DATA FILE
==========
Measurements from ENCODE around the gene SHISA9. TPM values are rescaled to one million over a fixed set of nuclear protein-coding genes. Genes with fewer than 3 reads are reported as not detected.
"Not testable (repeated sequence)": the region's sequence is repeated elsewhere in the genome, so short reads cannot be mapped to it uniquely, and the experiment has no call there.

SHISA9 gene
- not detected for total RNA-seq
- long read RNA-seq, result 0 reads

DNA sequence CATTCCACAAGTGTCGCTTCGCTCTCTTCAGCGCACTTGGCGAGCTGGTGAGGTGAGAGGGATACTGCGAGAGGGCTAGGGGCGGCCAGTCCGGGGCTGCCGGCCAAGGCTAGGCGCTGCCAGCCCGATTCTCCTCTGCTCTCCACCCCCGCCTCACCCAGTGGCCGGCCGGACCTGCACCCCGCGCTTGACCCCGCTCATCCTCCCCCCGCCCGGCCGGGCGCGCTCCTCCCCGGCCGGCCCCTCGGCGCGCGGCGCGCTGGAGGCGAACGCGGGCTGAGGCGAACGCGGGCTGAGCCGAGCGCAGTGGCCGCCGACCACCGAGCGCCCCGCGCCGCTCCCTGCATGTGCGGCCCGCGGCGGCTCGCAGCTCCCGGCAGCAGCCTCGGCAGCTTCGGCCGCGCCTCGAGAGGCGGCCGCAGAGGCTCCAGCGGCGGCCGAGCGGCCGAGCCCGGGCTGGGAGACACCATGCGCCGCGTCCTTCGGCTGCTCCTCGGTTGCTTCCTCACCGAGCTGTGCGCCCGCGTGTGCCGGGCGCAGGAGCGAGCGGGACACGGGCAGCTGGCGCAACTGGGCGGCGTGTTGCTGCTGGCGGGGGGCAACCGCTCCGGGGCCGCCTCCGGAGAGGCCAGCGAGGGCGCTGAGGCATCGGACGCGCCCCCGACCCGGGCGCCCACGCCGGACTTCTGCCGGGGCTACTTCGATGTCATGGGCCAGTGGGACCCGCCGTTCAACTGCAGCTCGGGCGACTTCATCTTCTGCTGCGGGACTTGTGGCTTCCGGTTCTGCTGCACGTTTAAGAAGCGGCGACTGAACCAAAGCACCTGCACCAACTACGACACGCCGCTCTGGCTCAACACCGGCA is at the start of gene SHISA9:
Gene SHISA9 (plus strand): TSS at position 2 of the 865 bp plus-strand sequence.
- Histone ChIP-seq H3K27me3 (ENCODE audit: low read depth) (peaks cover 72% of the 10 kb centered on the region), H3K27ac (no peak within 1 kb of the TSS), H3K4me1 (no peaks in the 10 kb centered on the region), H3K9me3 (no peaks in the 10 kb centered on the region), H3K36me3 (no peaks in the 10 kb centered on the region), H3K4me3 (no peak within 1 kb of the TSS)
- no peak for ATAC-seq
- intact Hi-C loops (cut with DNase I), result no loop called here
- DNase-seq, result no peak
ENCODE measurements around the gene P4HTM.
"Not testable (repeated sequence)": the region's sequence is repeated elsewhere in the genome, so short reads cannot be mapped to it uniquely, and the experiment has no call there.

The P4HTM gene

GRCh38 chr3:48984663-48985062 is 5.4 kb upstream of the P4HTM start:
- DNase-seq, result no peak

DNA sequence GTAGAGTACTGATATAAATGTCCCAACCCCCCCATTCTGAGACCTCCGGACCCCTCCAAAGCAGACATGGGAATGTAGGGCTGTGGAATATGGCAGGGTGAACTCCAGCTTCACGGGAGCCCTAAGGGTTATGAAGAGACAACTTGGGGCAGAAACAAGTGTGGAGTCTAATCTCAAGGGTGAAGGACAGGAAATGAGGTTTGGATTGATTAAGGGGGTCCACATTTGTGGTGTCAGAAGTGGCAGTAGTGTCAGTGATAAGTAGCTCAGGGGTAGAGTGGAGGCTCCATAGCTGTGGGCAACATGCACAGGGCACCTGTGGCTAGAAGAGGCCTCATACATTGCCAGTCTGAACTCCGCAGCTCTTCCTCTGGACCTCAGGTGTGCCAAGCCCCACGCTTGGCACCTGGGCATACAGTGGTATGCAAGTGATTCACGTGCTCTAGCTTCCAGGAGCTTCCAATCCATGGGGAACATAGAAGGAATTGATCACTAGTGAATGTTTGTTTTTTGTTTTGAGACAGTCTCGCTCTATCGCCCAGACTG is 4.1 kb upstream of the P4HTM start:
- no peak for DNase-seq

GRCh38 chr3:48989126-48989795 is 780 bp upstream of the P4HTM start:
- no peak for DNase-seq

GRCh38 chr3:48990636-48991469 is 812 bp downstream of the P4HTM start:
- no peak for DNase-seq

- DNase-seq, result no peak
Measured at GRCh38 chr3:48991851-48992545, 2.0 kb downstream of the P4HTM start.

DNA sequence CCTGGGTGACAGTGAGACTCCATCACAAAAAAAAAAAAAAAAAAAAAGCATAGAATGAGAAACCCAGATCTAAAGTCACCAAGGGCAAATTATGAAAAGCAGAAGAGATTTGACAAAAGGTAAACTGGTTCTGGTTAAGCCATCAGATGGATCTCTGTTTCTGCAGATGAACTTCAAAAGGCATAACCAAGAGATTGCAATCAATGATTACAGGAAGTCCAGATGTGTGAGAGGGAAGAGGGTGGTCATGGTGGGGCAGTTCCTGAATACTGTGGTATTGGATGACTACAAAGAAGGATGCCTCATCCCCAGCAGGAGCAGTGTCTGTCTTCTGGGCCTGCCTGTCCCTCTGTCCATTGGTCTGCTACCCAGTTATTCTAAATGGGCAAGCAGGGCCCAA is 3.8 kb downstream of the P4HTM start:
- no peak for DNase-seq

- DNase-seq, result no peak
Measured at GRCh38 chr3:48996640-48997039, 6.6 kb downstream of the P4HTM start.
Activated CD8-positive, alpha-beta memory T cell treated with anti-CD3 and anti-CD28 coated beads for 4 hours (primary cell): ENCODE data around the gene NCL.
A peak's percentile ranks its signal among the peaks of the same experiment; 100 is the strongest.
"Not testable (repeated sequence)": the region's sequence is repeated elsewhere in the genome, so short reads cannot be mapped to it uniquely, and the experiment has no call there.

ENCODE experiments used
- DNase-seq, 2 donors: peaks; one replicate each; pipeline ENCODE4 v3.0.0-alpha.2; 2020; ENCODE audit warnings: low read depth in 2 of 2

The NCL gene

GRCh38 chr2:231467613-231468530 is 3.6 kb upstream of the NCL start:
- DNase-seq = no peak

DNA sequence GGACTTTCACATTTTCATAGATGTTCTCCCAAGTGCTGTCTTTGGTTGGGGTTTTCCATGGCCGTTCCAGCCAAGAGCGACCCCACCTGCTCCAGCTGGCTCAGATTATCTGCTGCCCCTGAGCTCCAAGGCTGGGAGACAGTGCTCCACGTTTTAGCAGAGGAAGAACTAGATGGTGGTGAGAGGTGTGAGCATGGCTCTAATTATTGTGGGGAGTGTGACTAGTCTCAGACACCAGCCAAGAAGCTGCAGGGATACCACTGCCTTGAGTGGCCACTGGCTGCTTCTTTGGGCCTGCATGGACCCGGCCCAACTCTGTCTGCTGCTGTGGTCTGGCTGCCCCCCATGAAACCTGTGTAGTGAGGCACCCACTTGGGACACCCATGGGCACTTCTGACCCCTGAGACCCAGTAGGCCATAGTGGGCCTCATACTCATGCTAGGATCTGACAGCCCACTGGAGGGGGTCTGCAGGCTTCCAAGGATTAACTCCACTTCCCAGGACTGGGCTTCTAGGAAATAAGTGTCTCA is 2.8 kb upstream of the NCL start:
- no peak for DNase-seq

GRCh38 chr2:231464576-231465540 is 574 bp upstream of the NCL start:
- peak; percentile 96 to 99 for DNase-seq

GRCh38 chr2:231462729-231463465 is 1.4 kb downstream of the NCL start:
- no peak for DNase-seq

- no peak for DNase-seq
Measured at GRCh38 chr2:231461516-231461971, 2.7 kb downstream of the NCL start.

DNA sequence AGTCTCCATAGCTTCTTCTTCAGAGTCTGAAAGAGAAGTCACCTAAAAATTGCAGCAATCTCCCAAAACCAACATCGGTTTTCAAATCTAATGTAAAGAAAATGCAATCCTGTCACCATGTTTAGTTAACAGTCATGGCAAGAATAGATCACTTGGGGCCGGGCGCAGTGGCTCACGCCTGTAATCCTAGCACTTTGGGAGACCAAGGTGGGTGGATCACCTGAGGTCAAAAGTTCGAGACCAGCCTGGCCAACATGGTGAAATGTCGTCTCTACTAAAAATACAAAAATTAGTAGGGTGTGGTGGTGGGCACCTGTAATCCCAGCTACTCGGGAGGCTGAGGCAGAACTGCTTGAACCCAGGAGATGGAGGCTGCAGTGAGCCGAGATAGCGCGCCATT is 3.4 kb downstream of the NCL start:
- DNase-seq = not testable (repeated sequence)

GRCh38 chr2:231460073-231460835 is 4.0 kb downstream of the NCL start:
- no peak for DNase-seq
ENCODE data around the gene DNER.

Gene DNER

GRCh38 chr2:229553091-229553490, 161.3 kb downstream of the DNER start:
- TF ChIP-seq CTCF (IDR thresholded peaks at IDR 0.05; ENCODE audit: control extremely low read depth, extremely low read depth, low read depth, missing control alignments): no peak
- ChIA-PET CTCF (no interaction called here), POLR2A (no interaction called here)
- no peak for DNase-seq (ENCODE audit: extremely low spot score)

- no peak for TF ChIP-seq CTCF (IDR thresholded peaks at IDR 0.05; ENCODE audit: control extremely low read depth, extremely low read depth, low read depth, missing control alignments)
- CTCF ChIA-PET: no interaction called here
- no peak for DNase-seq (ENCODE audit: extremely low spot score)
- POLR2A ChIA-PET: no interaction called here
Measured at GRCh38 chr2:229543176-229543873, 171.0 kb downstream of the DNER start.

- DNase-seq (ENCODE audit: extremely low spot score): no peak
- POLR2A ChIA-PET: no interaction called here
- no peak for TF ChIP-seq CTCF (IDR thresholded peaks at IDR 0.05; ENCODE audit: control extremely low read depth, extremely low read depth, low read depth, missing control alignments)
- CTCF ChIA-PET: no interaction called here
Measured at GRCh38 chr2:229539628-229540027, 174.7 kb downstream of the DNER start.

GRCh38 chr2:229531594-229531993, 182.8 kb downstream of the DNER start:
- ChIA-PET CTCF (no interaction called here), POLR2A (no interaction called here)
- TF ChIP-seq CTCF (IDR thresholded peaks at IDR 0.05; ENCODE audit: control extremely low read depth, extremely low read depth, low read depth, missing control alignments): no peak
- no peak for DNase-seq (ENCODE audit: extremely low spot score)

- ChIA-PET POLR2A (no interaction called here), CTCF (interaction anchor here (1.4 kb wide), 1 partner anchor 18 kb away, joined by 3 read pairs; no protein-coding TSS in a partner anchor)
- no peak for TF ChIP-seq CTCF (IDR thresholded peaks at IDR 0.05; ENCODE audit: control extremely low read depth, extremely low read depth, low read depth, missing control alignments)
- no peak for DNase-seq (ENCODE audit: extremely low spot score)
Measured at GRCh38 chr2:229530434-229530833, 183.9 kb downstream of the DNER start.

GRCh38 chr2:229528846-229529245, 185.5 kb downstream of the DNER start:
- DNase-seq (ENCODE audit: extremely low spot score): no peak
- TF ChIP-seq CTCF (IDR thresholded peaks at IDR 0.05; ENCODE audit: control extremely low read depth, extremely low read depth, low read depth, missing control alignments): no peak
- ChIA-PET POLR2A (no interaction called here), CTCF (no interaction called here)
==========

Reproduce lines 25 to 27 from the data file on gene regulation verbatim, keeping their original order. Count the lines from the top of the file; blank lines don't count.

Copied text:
DNA sequence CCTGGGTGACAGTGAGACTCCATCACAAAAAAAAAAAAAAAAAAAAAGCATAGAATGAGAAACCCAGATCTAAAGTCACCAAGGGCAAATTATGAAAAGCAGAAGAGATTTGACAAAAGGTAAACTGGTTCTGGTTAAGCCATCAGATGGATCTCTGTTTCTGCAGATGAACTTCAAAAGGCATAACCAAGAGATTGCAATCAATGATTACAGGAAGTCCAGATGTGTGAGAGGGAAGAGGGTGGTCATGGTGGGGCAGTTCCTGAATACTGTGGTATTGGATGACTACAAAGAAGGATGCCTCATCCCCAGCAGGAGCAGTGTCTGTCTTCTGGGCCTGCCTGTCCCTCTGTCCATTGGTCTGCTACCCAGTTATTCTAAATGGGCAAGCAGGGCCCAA is 3.8 kb downstream of the P4HTM start:
- no peak for DNase-seq

- DNase-seq, result no peak